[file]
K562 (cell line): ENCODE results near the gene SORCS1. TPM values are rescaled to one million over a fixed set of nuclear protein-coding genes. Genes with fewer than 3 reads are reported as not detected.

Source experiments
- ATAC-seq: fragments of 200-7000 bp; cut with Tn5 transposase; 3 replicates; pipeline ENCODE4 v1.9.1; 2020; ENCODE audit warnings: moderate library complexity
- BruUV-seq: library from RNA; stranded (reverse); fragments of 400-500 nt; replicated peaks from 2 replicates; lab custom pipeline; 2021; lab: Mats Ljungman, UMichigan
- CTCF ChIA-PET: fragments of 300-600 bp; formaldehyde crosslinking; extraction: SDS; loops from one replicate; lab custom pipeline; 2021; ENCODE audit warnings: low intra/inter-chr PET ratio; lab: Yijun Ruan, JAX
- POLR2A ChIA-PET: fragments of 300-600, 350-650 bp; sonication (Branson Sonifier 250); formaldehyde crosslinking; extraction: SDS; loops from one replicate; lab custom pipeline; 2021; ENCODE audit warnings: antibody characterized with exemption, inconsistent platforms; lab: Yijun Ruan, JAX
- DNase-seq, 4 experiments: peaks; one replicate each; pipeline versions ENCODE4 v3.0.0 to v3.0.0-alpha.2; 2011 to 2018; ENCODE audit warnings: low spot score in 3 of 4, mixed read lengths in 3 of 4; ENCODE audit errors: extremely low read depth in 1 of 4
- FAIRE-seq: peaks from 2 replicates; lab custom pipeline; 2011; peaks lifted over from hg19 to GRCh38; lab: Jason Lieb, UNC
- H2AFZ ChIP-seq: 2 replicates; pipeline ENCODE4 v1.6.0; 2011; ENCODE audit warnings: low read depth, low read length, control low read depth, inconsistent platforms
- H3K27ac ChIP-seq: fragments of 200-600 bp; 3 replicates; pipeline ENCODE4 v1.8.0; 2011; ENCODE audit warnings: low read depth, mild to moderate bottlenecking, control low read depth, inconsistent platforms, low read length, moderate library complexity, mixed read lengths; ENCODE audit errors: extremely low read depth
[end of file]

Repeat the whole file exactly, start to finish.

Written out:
K562 (cell line): ENCODE results near the gene SORCS1. TPM values are rescaled to one million over a fixed set of nuclear protein-coding genes. Genes with fewer than 3 reads are reported as not detected.

Source experiments
- ATAC-seq: fragments of 200-7000 bp; cut with Tn5 transposase; 3 replicates; pipeline ENCODE4 v1.9.1; 2020; ENCODE audit warnings: moderate library complexity
- BruUV-seq: library from RNA; stranded (reverse); fragments of 400-500 nt; replicated peaks from 2 replicates; lab custom pipeline; 2021; lab: Mats Ljungman, UMichigan
- CTCF ChIA-PET: fragments of 300-600 bp; formaldehyde crosslinking; extraction: SDS; loops from one replicate; lab custom pipeline; 2021; ENCODE audit warnings: low intra/inter-chr PET ratio; lab: Yijun Ruan, JAX
- POLR2A ChIA-PET: fragments of 300-600, 350-650 bp; sonication (Branson Sonifier 250); formaldehyde crosslinking; extraction: SDS; loops from one replicate; lab custom pipeline; 2021; ENCODE audit warnings: antibody characterized with exemption, inconsistent platforms; lab: Yijun Ruan, JAX
- DNase-seq, 4 experiments: peaks; one replicate each; pipeline versions ENCODE4 v3.0.0 to v3.0.0-alpha.2; 2011 to 2018; ENCODE audit warnings: low spot score in 3 of 4, mixed read lengths in 3 of 4; ENCODE audit errors: extremely low read depth in 1 of 4
- FAIRE-seq: peaks from 2 replicates; lab custom pipeline; 2011; peaks lifted over from hg19 to GRCh38; lab: Jason Lieb, UNC
- H2AFZ ChIP-seq: 2 replicates; pipeline ENCODE4 v1.6.0; 2011; ENCODE audit warnings: low read depth, low read length, control low read depth, inconsistent platforms
- H3K27ac ChIP-seq: fragments of 200-600 bp; 3 replicates; pipeline ENCODE4 v1.8.0; 2011; ENCODE audit warnings: low read depth, mild to moderate bottlenecking, control low read depth, inconsistent platforms, low read length, moderate library complexity, mixed read lengths; ENCODE audit errors: extremely low read depth